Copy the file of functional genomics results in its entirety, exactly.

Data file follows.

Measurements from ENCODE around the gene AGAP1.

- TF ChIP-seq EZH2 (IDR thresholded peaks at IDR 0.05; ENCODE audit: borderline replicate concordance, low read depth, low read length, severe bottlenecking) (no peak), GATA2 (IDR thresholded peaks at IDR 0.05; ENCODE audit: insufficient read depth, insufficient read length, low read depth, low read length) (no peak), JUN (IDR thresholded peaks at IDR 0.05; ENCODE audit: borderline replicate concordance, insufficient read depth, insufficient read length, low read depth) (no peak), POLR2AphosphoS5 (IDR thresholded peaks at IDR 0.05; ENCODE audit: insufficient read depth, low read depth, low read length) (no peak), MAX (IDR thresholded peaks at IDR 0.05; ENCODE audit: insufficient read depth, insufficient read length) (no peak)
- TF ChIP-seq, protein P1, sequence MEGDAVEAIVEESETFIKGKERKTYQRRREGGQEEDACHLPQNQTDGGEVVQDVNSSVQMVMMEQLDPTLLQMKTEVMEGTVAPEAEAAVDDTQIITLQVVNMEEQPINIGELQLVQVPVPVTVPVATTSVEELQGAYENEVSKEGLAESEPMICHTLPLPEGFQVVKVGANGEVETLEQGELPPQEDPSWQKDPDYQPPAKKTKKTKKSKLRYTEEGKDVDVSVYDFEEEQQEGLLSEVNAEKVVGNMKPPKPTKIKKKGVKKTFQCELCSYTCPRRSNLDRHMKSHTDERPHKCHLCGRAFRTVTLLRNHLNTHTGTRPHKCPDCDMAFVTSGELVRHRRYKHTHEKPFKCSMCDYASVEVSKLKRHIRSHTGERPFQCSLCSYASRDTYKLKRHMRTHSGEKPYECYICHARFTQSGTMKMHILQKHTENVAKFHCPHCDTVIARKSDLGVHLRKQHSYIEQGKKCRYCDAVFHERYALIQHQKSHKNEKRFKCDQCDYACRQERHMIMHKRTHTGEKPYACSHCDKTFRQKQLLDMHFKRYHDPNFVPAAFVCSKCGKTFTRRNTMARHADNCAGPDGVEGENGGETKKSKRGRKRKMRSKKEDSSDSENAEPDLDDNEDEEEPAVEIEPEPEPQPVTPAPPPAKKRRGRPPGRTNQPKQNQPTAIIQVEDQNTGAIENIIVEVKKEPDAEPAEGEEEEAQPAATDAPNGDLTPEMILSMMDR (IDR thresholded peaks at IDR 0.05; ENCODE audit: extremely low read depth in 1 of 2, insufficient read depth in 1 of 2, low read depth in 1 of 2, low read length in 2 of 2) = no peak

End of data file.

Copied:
Measurements from ENCODE around the gene AGAP1.

- TF ChIP-seq EZH2 (IDR thresholded peaks at IDR 0.05; ENCODE audit: borderline replicate concordance, low read depth, low read length, severe bottlenecking) (no peak), GATA2 (IDR thresholded peaks at IDR 0.05; ENCODE audit: insufficient read depth, insufficient read length, low read depth, low read length) (no peak), JUN (IDR thresholded peaks at IDR 0.05; ENCODE audit: borderline replicate concordance, insufficient read depth, insufficient read length, low read depth) (no peak), POLR2AphosphoS5 (IDR thresholded peaks at IDR 0.05; ENCODE audit: insufficient read depth, low read depth, low read length) (no peak), MAX (IDR thresholded peaks at IDR 0.05; ENCODE audit: insufficient read depth, insufficient read length) (no peak)
- TF ChIP-seq, protein P1, sequence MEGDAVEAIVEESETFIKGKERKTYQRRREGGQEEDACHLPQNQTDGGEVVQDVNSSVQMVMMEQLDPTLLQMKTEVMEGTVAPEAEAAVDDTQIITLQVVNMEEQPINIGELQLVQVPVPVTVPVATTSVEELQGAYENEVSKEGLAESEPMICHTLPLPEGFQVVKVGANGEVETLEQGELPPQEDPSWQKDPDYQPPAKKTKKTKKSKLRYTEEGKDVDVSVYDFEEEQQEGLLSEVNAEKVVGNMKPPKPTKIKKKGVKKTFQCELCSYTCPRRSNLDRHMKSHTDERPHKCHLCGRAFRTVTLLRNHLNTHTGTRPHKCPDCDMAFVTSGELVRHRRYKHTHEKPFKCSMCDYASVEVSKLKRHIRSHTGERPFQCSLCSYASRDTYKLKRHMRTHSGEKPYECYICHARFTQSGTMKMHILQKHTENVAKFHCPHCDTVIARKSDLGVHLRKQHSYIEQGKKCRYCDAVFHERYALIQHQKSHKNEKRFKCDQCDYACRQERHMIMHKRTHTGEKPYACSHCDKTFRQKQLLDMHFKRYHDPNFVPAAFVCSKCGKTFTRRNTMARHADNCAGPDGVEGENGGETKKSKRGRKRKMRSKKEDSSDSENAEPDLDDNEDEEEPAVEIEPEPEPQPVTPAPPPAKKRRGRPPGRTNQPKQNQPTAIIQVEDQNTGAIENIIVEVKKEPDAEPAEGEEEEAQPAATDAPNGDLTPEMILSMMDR (IDR thresholded peaks at IDR 0.05; ENCODE audit: extremely low read depth in 1 of 2, insufficient read depth in 1 of 2, low read depth in 1 of 2, low read length in 2 of 2) = no peak